Staunton, August 14 – In the wake of the brutal actions of the siloviki against Moscow protesters and the falling ratings of Putin and his regime, many are speculating that the Kremlin is going to move toward a Chekist dictatorship and only mass public protests can prevent such a horrific outcome.
But Moscow political commentator Valery Solovyey, formerly an instructor at MGIMO, argues that there is an even more important source of resistance to such a development: Russian elites, who do not want to suffer as they would if “a police-chekist dictatorship” were established (echo.msk.ru/blog/vsolovej/2482397-echo/).
Solovyey gives five reasons why this is so:
1. “There is completely lacking the ideological and what is most important organizational and cadres basis for a dictatorship.”
2. The entire elite, including the siloviki, are “categorically against a dictatorship of the chekists.” They are “cowardly opportunists” but they are quite skilled at “sabotage” and will undermine any attempt to set up such a dictatorship.
3. “Putin doesn’t need a dictatorship.” Giving the siloviki “carte blanche” to repress challenges “do not mean giving the siloviki a license to establish a new political regime. And going against ‘the leader’ is something the heads of the siloviki party are not in a position to do.”
4. The use of force against protest won’t suppress it but rather spread it and it will both intensify tensions among the various components of the siloviki and highlight how thin this stratum is. After all to control the situation in Moscow, they’ve had to bring in OMON units “from throughout the European part of Russia and from the Urals.”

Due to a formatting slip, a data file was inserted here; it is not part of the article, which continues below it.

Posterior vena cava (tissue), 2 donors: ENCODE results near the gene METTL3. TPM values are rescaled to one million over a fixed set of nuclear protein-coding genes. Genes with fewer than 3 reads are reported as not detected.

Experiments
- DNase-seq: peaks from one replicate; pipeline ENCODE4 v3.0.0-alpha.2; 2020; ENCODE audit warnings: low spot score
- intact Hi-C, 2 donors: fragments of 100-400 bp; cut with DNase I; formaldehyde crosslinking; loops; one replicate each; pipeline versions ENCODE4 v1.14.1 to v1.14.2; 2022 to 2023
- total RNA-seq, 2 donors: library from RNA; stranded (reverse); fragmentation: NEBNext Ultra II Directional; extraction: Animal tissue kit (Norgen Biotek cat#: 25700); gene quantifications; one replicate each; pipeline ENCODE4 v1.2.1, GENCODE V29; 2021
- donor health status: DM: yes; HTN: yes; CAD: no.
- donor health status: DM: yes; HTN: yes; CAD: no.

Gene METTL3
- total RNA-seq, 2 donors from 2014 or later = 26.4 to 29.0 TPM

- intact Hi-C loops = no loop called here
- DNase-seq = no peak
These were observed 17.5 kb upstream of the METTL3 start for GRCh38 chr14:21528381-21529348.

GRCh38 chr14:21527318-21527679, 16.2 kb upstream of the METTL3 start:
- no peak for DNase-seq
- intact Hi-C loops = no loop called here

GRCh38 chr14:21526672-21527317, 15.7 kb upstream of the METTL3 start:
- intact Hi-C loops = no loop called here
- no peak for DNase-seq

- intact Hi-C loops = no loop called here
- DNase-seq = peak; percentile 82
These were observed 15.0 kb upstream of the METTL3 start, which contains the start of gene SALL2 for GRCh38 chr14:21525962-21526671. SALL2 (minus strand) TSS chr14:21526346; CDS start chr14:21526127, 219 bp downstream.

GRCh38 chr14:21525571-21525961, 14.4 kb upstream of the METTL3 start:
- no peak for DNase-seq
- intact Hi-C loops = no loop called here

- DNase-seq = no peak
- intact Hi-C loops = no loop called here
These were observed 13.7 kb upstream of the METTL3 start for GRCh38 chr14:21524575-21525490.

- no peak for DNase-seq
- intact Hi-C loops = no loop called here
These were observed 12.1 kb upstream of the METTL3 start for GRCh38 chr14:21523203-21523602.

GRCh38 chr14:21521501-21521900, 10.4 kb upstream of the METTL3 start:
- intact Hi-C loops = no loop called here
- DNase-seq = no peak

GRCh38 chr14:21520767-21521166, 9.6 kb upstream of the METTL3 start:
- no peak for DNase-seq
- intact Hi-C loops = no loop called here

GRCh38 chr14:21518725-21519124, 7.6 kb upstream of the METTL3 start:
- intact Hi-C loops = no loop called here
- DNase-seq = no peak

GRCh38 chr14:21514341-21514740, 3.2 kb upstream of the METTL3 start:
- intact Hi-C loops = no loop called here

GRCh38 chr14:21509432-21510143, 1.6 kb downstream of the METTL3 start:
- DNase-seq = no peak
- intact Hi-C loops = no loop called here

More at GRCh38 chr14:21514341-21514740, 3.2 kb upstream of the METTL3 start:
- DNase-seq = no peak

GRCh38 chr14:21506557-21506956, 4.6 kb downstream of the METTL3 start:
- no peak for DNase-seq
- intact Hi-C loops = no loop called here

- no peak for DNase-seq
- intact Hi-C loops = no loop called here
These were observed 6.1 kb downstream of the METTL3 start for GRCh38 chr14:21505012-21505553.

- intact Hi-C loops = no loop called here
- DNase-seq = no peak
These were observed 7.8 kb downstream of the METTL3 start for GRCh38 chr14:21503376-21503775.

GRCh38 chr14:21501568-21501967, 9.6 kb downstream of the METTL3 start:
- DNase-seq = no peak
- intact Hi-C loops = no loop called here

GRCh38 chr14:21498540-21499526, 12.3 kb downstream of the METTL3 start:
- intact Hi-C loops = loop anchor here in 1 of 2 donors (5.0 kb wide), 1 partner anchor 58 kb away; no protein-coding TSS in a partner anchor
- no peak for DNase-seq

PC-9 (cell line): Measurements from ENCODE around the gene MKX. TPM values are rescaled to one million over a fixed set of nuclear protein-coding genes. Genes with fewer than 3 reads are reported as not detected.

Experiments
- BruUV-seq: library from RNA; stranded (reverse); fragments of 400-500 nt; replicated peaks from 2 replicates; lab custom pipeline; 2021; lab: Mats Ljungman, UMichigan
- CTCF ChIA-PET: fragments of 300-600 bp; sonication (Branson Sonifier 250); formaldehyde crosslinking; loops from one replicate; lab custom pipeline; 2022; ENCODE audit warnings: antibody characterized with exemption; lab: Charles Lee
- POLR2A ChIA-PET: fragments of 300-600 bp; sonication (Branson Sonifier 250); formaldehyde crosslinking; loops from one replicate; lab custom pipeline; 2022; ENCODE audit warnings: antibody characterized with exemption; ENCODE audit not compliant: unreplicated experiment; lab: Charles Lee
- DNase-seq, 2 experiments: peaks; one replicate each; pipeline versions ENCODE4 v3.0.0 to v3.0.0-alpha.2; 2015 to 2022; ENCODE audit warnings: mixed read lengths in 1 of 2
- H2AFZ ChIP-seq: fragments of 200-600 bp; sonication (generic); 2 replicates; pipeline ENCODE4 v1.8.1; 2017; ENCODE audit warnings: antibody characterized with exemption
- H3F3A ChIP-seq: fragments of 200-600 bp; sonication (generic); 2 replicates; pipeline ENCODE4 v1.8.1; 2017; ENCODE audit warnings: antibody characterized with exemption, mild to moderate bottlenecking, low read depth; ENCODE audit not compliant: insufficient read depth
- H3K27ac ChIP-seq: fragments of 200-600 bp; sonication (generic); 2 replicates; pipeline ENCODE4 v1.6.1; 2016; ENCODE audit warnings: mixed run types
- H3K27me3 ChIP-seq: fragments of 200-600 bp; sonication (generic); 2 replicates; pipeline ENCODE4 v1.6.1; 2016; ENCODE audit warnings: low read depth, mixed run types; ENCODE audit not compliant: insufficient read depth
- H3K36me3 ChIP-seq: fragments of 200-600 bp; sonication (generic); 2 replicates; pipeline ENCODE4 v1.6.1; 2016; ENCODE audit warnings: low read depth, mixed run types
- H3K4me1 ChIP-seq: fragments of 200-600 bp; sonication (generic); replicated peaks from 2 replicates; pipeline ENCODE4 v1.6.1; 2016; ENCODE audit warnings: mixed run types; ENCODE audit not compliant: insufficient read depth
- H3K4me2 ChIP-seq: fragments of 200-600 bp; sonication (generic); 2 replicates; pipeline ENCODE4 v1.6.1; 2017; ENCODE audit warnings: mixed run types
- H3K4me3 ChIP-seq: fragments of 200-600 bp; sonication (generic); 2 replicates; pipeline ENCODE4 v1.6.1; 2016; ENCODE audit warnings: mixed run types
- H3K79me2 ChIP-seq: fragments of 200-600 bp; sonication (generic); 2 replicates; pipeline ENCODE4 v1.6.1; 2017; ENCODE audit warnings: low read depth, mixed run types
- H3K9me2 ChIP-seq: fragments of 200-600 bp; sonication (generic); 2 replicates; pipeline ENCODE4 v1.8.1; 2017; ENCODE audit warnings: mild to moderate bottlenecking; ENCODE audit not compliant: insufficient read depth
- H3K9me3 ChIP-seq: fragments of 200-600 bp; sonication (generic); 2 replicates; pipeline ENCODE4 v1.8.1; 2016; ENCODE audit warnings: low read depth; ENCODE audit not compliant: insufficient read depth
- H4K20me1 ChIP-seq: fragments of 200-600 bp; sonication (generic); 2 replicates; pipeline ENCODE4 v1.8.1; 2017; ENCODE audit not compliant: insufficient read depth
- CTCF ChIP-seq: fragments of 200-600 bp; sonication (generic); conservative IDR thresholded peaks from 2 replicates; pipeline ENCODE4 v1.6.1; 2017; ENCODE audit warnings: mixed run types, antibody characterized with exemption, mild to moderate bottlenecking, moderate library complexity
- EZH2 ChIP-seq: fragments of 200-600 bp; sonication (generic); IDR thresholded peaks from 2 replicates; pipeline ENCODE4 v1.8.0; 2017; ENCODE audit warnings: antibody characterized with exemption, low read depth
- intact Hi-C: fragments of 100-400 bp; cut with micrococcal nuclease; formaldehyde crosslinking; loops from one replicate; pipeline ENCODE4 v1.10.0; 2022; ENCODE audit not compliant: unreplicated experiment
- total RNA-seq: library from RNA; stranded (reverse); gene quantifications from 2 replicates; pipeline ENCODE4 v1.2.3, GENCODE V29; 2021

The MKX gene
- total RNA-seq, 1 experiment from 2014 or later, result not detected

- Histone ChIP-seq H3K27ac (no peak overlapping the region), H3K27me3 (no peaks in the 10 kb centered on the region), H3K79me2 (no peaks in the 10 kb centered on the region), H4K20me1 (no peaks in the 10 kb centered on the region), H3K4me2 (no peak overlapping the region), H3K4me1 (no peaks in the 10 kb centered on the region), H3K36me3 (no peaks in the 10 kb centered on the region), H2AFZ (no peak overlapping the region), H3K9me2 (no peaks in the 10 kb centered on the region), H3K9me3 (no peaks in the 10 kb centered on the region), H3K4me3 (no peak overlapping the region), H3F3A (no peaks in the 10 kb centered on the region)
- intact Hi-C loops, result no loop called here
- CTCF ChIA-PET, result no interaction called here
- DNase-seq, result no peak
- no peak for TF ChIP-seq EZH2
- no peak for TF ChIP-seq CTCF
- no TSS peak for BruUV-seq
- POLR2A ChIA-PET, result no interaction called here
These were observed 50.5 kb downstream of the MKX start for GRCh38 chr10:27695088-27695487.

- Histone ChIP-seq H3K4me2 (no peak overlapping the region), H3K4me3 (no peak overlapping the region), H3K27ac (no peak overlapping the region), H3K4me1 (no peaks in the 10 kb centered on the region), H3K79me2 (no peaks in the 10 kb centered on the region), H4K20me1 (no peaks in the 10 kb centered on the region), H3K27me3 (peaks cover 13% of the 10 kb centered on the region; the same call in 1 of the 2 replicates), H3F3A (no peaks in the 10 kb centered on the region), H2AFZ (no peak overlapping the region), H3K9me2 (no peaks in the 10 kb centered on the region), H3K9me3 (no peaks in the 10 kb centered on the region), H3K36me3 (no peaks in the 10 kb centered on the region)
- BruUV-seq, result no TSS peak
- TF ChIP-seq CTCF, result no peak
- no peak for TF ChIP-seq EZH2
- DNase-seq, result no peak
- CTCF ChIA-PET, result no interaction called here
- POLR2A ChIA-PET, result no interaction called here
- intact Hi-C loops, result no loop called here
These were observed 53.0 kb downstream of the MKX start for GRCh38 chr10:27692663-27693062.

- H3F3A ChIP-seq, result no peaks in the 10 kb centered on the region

5. “The public denial by the Kremlin of ‘a political crisis’ in reality means its recognition of a new discourse reality,” one that means both there will be more protests and a variety of efforts, not just force alone, to cope with it.
In his brief comment, Solovyey does not make reference to what may the most compelling precedent for his conclusion: the decision of the post-Stalin leaders, all of whom had blood on their hands from the repressions, to arrest and kill Lavrenty Beria, lest the secret police chief establish a chekist dictatorship in which all of them would be at risk.
They acted not from some abstract commitment to some principle beyond saving their own lives and careers. That almost certainly will guide them if there is any indication that some in the Kremlin are preparing to try to create a state that might be strong enough to save Putin but would also be powerful enough to destroy them.